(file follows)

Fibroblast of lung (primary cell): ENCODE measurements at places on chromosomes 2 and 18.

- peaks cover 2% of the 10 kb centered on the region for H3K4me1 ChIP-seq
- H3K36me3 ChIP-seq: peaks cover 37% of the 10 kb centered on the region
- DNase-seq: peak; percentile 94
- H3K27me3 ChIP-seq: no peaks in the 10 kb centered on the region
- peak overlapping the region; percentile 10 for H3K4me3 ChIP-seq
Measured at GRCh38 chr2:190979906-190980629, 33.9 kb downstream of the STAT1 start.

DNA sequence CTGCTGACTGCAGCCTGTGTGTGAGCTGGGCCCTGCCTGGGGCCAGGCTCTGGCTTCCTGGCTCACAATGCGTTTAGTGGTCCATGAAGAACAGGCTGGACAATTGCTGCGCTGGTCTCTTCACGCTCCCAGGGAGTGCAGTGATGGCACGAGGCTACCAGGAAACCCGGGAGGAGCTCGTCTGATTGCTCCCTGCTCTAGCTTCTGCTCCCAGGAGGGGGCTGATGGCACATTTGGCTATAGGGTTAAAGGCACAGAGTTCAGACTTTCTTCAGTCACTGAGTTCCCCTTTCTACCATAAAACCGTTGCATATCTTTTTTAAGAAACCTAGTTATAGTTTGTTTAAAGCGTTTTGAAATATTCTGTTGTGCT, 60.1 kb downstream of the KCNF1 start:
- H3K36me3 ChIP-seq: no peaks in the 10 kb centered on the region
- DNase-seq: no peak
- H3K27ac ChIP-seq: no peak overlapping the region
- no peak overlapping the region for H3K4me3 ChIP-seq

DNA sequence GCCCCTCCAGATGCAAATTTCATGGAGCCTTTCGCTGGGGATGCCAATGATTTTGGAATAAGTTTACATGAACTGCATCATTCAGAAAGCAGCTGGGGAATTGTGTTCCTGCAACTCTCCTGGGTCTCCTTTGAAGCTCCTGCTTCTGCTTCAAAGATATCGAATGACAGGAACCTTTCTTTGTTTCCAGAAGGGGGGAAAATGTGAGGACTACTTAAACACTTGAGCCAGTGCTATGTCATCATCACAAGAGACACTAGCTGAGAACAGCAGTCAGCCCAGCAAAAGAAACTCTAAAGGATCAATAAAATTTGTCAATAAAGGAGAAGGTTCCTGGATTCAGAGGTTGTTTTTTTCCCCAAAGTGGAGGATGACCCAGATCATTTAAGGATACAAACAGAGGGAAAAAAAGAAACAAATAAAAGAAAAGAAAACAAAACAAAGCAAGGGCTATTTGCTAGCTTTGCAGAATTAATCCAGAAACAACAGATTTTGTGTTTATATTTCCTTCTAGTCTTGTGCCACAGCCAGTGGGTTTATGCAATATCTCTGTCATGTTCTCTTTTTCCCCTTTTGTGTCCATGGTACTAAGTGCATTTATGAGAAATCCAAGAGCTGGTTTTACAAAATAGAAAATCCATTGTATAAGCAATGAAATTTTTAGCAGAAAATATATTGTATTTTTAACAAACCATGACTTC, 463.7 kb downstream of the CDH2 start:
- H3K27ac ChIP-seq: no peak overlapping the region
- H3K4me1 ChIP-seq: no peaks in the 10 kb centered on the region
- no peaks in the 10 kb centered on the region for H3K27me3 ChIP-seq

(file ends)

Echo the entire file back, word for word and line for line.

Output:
Fibroblast of lung (primary cell): ENCODE measurements at places on chromosomes 2 and 18.

- peaks cover 2% of the 10 kb centered on the region for H3K4me1 ChIP-seq
- H3K36me3 ChIP-seq: peaks cover 37% of the 10 kb centered on the region
- DNase-seq: peak; percentile 94
- H3K27me3 ChIP-seq: no peaks in the 10 kb centered on the region
- peak overlapping the region; percentile 10 for H3K4me3 ChIP-seq
Measured at GRCh38 chr2:190979906-190980629, 33.9 kb downstream of the STAT1 start.

DNA sequence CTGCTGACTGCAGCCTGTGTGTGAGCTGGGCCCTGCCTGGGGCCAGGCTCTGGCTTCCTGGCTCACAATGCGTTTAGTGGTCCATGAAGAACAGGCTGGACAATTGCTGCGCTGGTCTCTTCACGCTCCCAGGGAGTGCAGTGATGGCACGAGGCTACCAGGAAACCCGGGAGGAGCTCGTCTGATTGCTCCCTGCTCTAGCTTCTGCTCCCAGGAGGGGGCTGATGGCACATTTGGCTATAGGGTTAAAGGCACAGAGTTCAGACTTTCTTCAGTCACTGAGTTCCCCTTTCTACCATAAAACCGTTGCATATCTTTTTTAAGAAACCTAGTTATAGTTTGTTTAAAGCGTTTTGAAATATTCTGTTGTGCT, 60.1 kb downstream of the KCNF1 start:
- H3K36me3 ChIP-seq: no peaks in the 10 kb centered on the region
- DNase-seq: no peak
- H3K27ac ChIP-seq: no peak overlapping the region
- no peak overlapping the region for H3K4me3 ChIP-seq

DNA sequence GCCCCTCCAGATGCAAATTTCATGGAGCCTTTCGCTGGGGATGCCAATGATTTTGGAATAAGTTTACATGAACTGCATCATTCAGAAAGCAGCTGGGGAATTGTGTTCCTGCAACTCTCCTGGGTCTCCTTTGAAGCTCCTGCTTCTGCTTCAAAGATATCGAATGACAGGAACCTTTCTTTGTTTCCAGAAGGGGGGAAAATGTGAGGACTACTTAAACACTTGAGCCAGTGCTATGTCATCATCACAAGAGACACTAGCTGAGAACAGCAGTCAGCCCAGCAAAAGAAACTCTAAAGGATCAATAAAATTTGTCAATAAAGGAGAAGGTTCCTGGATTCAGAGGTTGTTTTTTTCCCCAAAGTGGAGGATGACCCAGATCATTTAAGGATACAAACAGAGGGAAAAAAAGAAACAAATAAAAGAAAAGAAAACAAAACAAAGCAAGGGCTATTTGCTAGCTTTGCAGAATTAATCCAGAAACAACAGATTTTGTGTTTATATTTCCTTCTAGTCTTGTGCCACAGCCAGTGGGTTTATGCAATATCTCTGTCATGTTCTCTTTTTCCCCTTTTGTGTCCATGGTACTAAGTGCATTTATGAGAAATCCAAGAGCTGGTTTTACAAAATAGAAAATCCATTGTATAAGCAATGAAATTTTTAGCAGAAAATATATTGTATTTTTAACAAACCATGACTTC, 463.7 kb downstream of the CDH2 start:
- H3K27ac ChIP-seq: no peak overlapping the region
- H3K4me1 ChIP-seq: no peaks in the 10 kb centered on the region
- no peaks in the 10 kb centered on the region for H3K27me3 ChIP-seq